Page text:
New DK marketing laws cause headache for sponsors, DBU warns
Danish consumer ombudsman Forbrugerombudsmanden has rejected criticism of new marketing laws that prohibit the display of gambling brands alongside the logos of banks, despite concerns the regulations will harm football clubs across the country.
The amendments to the country's marketing regulations came into effect from 1 July, and prevent products such as loans and credit cards being promoted alongside gambling products. This aims to avoid suggesting a link between short-term funding options being used to fund gambling.
The issue was brought to light after the Danish Football Union (DBU) questioned the Forbrugerombudsmanden how this change would impact its existing sponsorship deals with financial services group Arbejdernes Landsbank and Oddset, a betting brand of majority state-owned lottery operator Danske Spil.
The Ombudsman informed the DBU that logos for Arbejdernes Landsbank and Oddset can no longer appear together on any surfaces, including players’ and coaches’ clothes, and interview backdrops. Arbejdernes Landsbank does not offer short-term loans, but as a bank, it offers a range of lending services, meaning it falls in the scope of the law.
The DBU warned that this interpretation could harm its relationship with both Arbejdernes Landsbank and Oddset, while the new law could also have negative implications on football clubs across Denmark that are sponsored by both gambling operators and banks.
Oddset, for example, recently partnered Aarhus Gymnastikforening (AGF) which is also a partner of Arbejdernes Landsbank, adding to an existing deal with Aalborg BK, which is partnered with bank Spar Nord.
However, Forbrugerombudsmanden stood by the law, saying that the display of banking-related and gambling logos within any vicinity would be classed as in breach of the law.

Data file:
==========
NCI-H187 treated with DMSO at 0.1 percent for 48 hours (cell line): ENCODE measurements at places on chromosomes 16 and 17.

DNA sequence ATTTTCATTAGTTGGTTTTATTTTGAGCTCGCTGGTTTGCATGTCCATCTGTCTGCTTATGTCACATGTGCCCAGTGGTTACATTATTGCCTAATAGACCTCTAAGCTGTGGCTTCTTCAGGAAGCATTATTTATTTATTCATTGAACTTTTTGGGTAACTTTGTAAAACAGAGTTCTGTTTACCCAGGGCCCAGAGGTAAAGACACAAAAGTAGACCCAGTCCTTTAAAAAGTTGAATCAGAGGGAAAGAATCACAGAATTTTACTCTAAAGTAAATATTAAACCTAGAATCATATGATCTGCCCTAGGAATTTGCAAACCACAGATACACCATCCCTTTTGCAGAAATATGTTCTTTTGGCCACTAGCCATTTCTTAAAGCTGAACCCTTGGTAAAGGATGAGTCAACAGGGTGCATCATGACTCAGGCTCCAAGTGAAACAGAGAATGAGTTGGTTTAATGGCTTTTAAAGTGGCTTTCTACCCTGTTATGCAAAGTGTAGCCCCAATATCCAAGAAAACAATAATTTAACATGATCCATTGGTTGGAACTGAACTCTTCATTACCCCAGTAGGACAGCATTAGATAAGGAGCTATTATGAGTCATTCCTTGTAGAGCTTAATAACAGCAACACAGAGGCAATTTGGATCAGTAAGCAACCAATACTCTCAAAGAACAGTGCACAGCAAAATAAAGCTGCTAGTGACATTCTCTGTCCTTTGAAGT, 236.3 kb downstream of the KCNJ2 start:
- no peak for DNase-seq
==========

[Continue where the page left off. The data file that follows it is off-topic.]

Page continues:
The ombudsman said that if the logos appeared on different surfaces that were then pictured together – such as one logo on an interview backdrop, and the other on players’ kit – this would also be regarded as a violation of the law.
“Forbrugerombudsmanden notes it is expressly stated in the draft legislation that the marketing of consumer loan companies’ names, logos or other characteristics is covered by the ban, regardless of where the marketing takes place,” the ombusdman said.
In response, DBU director Jakob Jensen said while the governing body will abide by the law, he was “surprised” that legislation would impact two companies – Arbejdernes Landsbank and Danske Spill – that are part-owned either by the Danish state or by its population.
“We are surprised that the legislation is formulated so broadly that it must affect the close cooperation we have, both for the Danish national football teams and for the clubs,” Jensen said. “At the same time, we note that several political commentators this summer have stated that this is not the intention of the legislation.
“DBU has had Arbejdernes Landsbank Bank and Oddset/Danske Spil as partners for both the men’s national team and the women’s national team for several years,” he added. “That is why it concerns us that this [change in law] should suddenly have such a detrimental effect as the ombudsman's response suggests.”